Still, I spent 13 days in the hospital – about 8 of them in the ICU, and I developed ICU psychosis. I was so sick that I was hallucinating, and I thought there were people in my room trying to kill me. The virus, in my head, took the form of 3 men walking around my room taunting me and waiting for me to die.
I fought with the hospital staff to lay still because it was the only way to reduce my pain. But they insisted that I needed to move so the pneumonia in my lungs wouldn’t crystallize. Just sitting up was nauseating though and took so much effort I would sweat through my sheets. I’m a tough guy, but I was alone and sick, and I just didn’t feel like I could battle this virus.
One day I did talk with my son on the phone and I remember him saying – ‘Dad – you have to fight.’ It turned something around in me, and I started to do that. It helped that after 4 days my COVID-19 test came back positive, and that’s when they gave me the experimental malaria drug hydroxychloroquine along with the antibiotic azithromycin. They’d been giving me lots of vitamins too including – B, B12, C, and Riboflavin.
There were side effects from hydroxychloroquine including highly elevated liver enzymes that concerned the hospital staff, but after 4 days, I did start to get better. I knew I had turned a corner when I threw up and the act of doing that no longer made me feel like I was going to have a heart attack.
I’m home now, recovering and feeling a lot better, although I still don’t have much energy and the cough is lingering. But my last coronavirus test, about 10 days ago, was still positive, and it’s not easy to get tests here where I live. So I’m just saying home and continuing to self isolate. I’ll do that for at least 14 days after my symptoms go away.
I have nightmares at night about other people dying from this. I know I came really close. I can’t imagine how people who are vulnerable – the elderly or those with underlying conditions –can muster the strength to fight this virus because I still don’t know how I did it. This virus is a beast like you’ve never seen. It felt like it had me by the throat, and it attacked with a vengeance. It’s the worst thing I’ve seen or experienced in my life. It is not a joke. It never occurred to me I would survive this, and I remember thinking at one point, ‘I don’t want to die like this - alone, isolated, in terrible pain, and scared.’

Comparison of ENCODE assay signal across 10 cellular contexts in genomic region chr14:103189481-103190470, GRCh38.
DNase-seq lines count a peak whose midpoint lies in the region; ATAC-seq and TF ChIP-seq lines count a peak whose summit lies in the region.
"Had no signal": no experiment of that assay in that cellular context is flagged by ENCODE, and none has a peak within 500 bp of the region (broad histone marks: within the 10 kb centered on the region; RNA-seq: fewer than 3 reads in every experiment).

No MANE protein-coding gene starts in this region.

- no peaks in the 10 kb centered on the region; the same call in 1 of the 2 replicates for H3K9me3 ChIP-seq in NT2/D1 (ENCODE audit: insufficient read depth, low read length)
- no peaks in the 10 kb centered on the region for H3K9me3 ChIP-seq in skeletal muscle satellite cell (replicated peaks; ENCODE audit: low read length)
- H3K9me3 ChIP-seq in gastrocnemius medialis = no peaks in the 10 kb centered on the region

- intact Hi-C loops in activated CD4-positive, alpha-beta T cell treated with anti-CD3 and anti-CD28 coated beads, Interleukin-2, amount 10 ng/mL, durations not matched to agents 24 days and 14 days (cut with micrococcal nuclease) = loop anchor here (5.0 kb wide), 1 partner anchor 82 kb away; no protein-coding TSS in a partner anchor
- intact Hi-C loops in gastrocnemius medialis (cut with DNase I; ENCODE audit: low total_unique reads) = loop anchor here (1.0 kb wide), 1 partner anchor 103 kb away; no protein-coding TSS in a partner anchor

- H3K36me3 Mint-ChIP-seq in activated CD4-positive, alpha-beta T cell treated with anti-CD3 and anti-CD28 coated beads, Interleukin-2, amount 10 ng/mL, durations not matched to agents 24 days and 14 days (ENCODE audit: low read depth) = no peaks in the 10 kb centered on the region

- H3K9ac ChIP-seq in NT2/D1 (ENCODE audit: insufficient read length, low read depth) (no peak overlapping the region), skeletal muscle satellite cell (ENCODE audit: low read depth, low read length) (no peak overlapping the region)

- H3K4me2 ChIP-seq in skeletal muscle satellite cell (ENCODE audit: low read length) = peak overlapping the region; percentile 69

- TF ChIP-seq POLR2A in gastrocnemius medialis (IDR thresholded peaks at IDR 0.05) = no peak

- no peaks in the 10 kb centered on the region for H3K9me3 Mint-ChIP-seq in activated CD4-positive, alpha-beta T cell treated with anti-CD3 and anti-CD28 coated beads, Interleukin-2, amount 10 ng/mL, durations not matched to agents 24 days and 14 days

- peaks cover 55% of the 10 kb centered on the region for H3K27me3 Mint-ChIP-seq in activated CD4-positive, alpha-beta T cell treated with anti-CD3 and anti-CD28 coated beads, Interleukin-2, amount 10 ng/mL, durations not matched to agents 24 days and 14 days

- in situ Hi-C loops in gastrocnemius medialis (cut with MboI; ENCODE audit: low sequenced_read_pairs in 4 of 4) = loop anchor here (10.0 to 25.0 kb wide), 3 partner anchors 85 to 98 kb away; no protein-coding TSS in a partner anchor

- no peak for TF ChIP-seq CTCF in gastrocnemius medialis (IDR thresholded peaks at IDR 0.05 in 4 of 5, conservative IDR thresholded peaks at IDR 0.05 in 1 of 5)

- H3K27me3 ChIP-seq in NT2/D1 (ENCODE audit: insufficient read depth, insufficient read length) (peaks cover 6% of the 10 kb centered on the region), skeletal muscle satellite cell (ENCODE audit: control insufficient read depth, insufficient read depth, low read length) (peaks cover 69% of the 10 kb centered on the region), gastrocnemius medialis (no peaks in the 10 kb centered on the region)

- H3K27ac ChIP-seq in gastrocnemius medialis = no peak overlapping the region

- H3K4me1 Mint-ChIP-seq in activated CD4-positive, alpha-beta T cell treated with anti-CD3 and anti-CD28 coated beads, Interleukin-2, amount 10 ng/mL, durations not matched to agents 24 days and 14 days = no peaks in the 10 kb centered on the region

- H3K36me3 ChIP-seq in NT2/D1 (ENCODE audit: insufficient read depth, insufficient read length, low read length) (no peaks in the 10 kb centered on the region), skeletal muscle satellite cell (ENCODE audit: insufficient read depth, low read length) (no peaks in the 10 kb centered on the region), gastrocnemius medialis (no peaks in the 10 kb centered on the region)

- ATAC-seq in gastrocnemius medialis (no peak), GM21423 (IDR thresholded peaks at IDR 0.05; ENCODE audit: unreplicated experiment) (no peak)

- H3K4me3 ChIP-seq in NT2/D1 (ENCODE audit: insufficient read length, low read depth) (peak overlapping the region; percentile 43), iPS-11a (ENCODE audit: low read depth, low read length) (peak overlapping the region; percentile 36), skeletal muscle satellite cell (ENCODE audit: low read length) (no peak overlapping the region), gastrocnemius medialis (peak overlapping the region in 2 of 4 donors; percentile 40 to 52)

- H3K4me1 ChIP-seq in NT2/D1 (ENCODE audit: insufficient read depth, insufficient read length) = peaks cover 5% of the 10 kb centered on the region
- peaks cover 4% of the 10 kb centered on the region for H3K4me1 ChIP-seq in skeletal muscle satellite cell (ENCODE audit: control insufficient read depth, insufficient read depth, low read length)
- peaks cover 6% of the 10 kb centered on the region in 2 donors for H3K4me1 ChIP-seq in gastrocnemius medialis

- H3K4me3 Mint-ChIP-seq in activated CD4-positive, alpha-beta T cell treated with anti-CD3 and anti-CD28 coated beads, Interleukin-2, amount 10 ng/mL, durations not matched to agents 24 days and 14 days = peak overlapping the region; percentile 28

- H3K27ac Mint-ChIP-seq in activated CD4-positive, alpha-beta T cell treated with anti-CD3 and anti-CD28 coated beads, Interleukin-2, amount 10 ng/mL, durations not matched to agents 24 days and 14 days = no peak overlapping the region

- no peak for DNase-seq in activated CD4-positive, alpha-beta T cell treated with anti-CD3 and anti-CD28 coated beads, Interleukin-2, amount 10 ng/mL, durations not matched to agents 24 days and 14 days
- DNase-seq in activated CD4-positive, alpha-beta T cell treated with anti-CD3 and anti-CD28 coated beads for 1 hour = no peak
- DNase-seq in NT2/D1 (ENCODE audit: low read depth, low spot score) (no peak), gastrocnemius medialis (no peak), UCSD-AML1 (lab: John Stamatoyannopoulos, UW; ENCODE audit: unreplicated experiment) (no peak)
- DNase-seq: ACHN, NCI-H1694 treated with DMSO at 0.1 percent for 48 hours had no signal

I was at the point of death, and I have no idea how I came back from that torment. But I do know now that I need to tell my story because I need people to know what this is like. You don’t want to experience it. I don’t want you to experience that.
If you aren’t scared – you aren’t paying attention. Pay attention!
Physically distance yourself from others and take this virus seriously. It’s alive. It’s a breathing monster. Don’t play with it. Stay away. Take it seriously now, while you have the chance, before it’s too late and you realize what a terrible mistake you’ve made. Now it’s about coming together and getting everyone on the same page to fight this together. If we do that, there will be a lot less damage.
Kevin Harris is a collision repair specialist, custom car painter and industrial electrician in Warren, Ohio. He chronicled his hospital journey with COVID-19 in videos on Facebook, which can be found in part here. He’s now started a public Facebook group - Coronavirus Warriors - to connect people during this crisis.